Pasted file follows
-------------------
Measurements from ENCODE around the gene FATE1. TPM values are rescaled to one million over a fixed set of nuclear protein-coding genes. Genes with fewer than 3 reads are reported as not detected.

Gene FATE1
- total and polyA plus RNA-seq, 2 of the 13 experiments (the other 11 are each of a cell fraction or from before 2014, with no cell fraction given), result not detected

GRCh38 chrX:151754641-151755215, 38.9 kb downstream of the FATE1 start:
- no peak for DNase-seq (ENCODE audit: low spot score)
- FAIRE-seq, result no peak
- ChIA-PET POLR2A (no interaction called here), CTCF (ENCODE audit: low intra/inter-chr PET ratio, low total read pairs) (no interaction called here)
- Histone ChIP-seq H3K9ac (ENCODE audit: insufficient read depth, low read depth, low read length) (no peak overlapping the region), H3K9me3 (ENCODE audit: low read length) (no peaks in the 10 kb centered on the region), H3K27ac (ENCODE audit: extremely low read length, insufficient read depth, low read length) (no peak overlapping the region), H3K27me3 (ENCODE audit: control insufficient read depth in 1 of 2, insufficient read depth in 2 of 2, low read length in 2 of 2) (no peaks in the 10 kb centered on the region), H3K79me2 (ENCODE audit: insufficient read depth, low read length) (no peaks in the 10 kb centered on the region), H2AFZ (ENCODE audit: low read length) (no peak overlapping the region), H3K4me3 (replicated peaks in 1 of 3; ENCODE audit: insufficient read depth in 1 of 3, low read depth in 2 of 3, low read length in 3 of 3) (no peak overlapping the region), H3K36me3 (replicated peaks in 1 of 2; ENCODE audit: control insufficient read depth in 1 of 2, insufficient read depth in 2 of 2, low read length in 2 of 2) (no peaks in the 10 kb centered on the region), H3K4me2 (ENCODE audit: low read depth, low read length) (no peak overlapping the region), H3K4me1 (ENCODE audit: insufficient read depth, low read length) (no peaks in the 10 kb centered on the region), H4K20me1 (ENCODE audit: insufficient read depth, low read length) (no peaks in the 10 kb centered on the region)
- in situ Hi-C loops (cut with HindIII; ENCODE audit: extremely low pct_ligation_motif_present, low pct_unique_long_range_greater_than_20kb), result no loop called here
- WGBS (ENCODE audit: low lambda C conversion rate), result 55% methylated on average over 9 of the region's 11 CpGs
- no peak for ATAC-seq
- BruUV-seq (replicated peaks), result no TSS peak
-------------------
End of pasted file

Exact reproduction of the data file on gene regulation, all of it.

Measurements from ENCODE around the gene FATE1. TPM values are rescaled to one million over a fixed set of nuclear protein-coding genes. Genes with fewer than 3 reads are reported as not detected.

Gene FATE1
- total and polyA plus RNA-seq, 2 of the 13 experiments (the other 11 are each of a cell fraction or from before 2014, with no cell fraction given), result not detected

GRCh38 chrX:151754641-151755215, 38.9 kb downstream of the FATE1 start:
- no peak for DNase-seq (ENCODE audit: low spot score)
- FAIRE-seq, result no peak
- ChIA-PET POLR2A (no interaction called here), CTCF (ENCODE audit: low intra/inter-chr PET ratio, low total read pairs) (no interaction called here)
- Histone ChIP-seq H3K9ac (ENCODE audit: insufficient read depth, low read depth, low read length) (no peak overlapping the region), H3K9me3 (ENCODE audit: low read length) (no peaks in the 10 kb centered on the region), H3K27ac (ENCODE audit: extremely low read length, insufficient read depth, low read length) (no peak overlapping the region), H3K27me3 (ENCODE audit: control insufficient read depth in 1 of 2, insufficient read depth in 2 of 2, low read length in 2 of 2) (no peaks in the 10 kb centered on the region), H3K79me2 (ENCODE audit: insufficient read depth, low read length) (no peaks in the 10 kb centered on the region), H2AFZ (ENCODE audit: low read length) (no peak overlapping the region), H3K4me3 (replicated peaks in 1 of 3; ENCODE audit: insufficient read depth in 1 of 3, low read depth in 2 of 3, low read length in 3 of 3) (no peak overlapping the region), H3K36me3 (replicated peaks in 1 of 2; ENCODE audit: control insufficient read depth in 1 of 2, insufficient read depth in 2 of 2, low read length in 2 of 2) (no peaks in the 10 kb centered on the region), H3K4me2 (ENCODE audit: low read depth, low read length) (no peak overlapping the region), H3K4me1 (ENCODE audit: insufficient read depth, low read length) (no peaks in the 10 kb centered on the region), H4K20me1 (ENCODE audit: insufficient read depth, low read length) (no peaks in the 10 kb centered on the region)
- in situ Hi-C loops (cut with HindIII; ENCODE audit: extremely low pct_ligation_motif_present, low pct_unique_long_range_greater_than_20kb), result no loop called here
- WGBS (ENCODE audit: low lambda C conversion rate), result 55% methylated on average over 9 of the region's 11 CpGs
- no peak for ATAC-seq
- BruUV-seq (replicated peaks), result no TSS peak